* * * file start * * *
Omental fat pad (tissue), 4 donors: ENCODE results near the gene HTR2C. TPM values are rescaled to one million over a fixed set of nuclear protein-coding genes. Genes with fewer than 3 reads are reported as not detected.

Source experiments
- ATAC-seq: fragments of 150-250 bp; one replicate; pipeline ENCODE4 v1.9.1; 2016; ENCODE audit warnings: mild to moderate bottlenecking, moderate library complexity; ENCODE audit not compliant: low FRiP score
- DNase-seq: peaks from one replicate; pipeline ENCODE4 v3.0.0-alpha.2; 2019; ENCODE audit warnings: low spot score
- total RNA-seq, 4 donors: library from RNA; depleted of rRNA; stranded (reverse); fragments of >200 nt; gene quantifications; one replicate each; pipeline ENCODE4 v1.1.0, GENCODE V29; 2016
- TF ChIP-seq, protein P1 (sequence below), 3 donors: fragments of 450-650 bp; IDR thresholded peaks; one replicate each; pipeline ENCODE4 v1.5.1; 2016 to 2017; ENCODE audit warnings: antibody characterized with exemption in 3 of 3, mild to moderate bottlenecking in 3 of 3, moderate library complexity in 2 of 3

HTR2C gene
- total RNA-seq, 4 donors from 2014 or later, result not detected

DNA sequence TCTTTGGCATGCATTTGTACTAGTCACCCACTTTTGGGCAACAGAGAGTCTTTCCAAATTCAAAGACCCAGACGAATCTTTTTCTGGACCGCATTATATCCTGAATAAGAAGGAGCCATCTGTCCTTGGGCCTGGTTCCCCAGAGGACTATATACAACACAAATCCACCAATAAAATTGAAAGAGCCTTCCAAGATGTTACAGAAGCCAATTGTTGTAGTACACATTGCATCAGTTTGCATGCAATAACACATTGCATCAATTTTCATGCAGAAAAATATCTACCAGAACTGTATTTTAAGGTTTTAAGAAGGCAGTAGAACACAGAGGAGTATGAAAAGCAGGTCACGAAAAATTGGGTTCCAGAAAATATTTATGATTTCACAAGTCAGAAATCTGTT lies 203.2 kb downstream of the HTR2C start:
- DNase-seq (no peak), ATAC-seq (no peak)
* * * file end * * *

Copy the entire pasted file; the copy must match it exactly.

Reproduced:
Omental fat pad (tissue), 4 donors: ENCODE results near the gene HTR2C. TPM values are rescaled to one million over a fixed set of nuclear protein-coding genes. Genes with fewer than 3 reads are reported as not detected.

Source experiments
- ATAC-seq: fragments of 150-250 bp; one replicate; pipeline ENCODE4 v1.9.1; 2016; ENCODE audit warnings: mild to moderate bottlenecking, moderate library complexity; ENCODE audit not compliant: low FRiP score
- DNase-seq: peaks from one replicate; pipeline ENCODE4 v3.0.0-alpha.2; 2019; ENCODE audit warnings: low spot score
- total RNA-seq, 4 donors: library from RNA; depleted of rRNA; stranded (reverse); fragments of >200 nt; gene quantifications; one replicate each; pipeline ENCODE4 v1.1.0, GENCODE V29; 2016
- TF ChIP-seq, protein P1 (sequence below), 3 donors: fragments of 450-650 bp; IDR thresholded peaks; one replicate each; pipeline ENCODE4 v1.5.1; 2016 to 2017; ENCODE audit warnings: antibody characterized with exemption in 3 of 3, mild to moderate bottlenecking in 3 of 3, moderate library complexity in 2 of 3

HTR2C gene
- total RNA-seq, 4 donors from 2014 or later, result not detected

DNA sequence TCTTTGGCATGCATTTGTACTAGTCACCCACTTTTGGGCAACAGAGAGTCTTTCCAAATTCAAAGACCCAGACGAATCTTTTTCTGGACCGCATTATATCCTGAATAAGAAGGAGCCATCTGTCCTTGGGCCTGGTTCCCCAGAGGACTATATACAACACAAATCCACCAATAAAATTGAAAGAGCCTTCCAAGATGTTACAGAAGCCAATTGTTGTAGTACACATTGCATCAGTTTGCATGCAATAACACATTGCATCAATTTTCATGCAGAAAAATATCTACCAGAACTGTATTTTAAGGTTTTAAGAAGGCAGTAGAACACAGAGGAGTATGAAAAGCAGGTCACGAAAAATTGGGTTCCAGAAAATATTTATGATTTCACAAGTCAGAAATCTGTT lies 203.2 kb downstream of the HTR2C start:
- DNase-seq (no peak), ATAC-seq (no peak)